Tsuboya Pottery Village
CONTRIBUTED BY AMY MADDOCKS
After visiting the Tsuboya Pottery Museum, don’t miss taking a walk down Yachimun Alley. Plan on spending at least an hour discovering adorable little shops, cafes, and watch skilled artisans work their creations. You can even create some pottery of your own!
Naha’s Tsuboya District is the center of Okinawan pottery, and has been for many years. Even though WWII took its toll on Tsuboya’s craftsmen, they bounced back from the ravages of war and it is alive and thriving. Dozens of workshops are still operating after being passed down through generations. Two forms of pottery are produced here; Arayachi, which is unglazed pottery, and Joyachi, which is glazed pottery.
Arayachi was typically used for large storage vessels for awamori, water, or bean paste. Some smaller items were created for measuring devices. Joyachi is more colorful, and usually made into vases, teapots, bowls, plates, and flasks for carrying awamori.
This entire district flourished many years ago because of the Ryukyuan Empire’s increased trading with China and Southeast Asia. Then after WWII there was a shortage of necessary items for everyday life, so Tsuboya District produced many needed items.
As you travel along the main road, notice the street is made with limestone cobblestones. It’s a one-way street that you will find many people walking along. Several shops are on the main road, but the treasures we found were on the side roads that branch off of the main alley. At the museum you are given a map that shows where to find ancient wells, pagodas, and kilns. Some of the areas were under renovation when we were there, but they post many pictures along the fences so you can see what they are restoring. Also on the side streets were hidden cafes and workshops. Walking along the street is a treat in and of itself—you feel as though you’ve been transported to a beautiful village instead of in the middle of a large city!
At a few places you can actually create your own pottery. For around 3000 Yen you can create a Shisa, bowl, plate, or hanging Shisa. Plan on about one hour to spend creating—they have posted times for when the classes start.
We were lucky enough to come upon a craftsman working on creating a Shisa. He smiled and waved at us, and we realized he had been featured in the movie they show at the museum down the street! Watching him work was fascinating. Another thing we noticed was how friendly everyone was. Not much English was spoken, but everybody went out of their way to try and explain things, and almost everyone on the street stopped to say “Konnichiwa!” as they passed on by. We were truly overwhelmed with the kindness and positive atmosphere all around us as we continued to discover a treasure around every corner. You will, too!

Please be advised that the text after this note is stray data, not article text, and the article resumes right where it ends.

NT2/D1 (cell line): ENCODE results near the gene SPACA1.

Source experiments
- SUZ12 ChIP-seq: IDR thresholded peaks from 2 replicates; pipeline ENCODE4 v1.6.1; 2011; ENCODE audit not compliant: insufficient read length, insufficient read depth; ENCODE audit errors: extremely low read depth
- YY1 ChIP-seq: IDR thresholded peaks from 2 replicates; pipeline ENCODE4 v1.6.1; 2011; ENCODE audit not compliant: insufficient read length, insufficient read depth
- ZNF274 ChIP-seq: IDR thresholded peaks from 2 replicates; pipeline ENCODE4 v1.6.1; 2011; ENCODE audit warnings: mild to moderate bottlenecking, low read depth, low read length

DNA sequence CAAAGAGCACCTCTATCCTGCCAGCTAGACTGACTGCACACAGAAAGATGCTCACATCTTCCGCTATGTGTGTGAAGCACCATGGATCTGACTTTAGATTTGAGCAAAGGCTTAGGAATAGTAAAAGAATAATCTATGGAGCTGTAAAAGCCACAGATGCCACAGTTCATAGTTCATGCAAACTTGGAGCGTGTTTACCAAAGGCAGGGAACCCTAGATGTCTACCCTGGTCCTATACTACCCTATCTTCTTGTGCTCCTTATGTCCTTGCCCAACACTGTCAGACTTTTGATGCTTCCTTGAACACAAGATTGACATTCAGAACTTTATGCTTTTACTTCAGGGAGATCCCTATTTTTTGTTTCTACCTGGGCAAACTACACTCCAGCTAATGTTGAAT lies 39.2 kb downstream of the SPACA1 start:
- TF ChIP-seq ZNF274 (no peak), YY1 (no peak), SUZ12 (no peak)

April 3rd each year marks the start of a festival paying homage to the Shisa. April is “shi” in Japanese and 3 is “san” which makes the 3rd the anniversary day of Shisa. The festival at Tsuboya Village includes Taiko drum performances, exhibitions, tours of factories, and discounts on pottery at different shops. There is a great article here that tells more about the festival and surrounding area. I realize this article is too late for this year, but put it on your calendar for next year!
Advice: Go to the Tsuboya Pottery Museum first! It is well worth your time and you learn about everything going on in the village. The museum charges a small fee, but touring the village is free.
Directions: Parking is very limited, and you must pay to park. It’s easiest to park at the museum, or park along Kokusai Street and walk to the village. Travel south on 58 to Naha City and follow the signs for Kokusai Street. Parking is cheaper if you park a block or two off of the main street. Then, walk to the north end of the street until you see the Heiwadori Arcade. Walk through the arcade and you’ll see the museum and district at the end of the street. To park at the museum, we took 58 heading south, then took the Ginowan By-pass to the 330. When the route changed to 330, after about 4 kilometers start looking for a McDonalds on your left. Take a right at the first light after this (not the one right next to McDonalds—it’s a one way street). Follow that road until it splits and go right. At the end of this street is the Museum.